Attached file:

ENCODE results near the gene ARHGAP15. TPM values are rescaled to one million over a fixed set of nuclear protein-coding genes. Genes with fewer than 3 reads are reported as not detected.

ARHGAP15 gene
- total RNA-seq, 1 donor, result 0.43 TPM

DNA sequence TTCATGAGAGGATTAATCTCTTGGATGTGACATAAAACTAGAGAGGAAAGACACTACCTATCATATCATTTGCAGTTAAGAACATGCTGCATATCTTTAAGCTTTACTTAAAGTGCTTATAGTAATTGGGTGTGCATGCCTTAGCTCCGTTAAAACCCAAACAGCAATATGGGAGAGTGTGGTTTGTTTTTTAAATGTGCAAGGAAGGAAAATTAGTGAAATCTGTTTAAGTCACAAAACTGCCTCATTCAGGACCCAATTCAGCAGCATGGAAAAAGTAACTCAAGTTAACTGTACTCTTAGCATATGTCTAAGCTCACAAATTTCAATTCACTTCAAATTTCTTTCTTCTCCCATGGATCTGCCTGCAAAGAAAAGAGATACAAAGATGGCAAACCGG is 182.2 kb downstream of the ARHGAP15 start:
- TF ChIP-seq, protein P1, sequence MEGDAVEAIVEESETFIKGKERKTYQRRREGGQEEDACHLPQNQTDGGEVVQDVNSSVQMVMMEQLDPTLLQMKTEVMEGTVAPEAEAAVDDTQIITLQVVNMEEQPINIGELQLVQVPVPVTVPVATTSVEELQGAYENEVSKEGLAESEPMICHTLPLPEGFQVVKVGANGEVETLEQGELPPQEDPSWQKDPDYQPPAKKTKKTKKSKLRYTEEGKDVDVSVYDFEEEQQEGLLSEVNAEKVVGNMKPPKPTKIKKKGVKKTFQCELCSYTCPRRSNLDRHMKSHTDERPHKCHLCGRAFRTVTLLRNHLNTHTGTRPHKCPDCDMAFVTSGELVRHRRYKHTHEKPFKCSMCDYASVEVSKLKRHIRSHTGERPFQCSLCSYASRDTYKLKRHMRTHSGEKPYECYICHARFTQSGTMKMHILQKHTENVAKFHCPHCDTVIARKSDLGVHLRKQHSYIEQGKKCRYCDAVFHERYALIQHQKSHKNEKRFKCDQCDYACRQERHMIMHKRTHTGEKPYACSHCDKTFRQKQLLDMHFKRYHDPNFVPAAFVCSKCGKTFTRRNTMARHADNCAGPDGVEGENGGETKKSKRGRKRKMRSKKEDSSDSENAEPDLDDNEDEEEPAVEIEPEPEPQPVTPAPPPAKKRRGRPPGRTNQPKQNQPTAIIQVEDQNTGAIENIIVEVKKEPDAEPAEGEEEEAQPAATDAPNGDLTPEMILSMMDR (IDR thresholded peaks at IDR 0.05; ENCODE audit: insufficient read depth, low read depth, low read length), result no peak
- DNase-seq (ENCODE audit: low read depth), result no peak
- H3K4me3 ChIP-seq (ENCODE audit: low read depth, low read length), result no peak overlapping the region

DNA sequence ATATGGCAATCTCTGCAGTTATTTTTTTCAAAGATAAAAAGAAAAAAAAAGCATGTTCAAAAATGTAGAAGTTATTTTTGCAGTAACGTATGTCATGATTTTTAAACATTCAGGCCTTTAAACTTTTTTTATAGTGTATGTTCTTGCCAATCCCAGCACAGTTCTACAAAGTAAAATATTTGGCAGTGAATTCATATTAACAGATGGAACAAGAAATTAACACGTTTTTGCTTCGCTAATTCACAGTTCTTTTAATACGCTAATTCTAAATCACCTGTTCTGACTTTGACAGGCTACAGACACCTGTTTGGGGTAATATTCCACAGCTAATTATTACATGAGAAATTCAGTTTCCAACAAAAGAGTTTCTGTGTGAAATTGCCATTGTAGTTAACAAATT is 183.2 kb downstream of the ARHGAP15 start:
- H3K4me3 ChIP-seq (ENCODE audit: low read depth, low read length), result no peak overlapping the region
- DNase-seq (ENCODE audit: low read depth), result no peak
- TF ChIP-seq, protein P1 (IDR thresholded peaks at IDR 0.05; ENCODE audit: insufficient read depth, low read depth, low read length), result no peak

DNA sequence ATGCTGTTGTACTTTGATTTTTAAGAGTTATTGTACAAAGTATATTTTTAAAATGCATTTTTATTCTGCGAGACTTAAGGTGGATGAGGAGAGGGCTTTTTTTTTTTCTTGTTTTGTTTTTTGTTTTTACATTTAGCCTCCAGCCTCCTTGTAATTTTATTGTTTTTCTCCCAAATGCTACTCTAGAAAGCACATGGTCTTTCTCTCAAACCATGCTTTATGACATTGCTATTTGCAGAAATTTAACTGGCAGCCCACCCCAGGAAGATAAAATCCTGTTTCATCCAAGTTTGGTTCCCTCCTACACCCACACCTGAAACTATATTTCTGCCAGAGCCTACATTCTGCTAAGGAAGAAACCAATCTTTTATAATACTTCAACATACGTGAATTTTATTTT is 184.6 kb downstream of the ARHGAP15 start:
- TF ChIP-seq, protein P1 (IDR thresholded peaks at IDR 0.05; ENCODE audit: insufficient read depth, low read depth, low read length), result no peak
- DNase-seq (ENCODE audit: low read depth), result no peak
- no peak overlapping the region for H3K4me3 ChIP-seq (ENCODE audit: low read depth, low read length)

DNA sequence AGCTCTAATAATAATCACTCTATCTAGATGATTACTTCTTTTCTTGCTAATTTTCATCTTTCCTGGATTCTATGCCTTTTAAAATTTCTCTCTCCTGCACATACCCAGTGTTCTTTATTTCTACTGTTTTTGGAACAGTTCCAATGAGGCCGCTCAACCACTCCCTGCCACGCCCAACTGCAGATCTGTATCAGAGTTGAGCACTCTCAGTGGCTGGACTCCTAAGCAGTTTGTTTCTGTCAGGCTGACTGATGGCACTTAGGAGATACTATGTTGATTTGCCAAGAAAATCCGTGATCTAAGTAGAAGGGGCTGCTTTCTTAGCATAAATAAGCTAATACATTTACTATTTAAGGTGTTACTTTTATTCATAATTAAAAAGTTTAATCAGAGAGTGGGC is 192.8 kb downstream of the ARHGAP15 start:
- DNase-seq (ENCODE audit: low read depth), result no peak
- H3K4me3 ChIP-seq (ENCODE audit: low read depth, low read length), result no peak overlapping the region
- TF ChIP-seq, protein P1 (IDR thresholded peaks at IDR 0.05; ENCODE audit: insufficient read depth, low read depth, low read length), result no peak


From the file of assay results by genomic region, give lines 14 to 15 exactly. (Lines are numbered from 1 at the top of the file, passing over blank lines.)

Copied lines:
- DNase-seq (ENCODE audit: low read depth), result no peak
- no peak overlapping the region for H3K4me3 ChIP-seq (ENCODE audit: low read depth, low read length)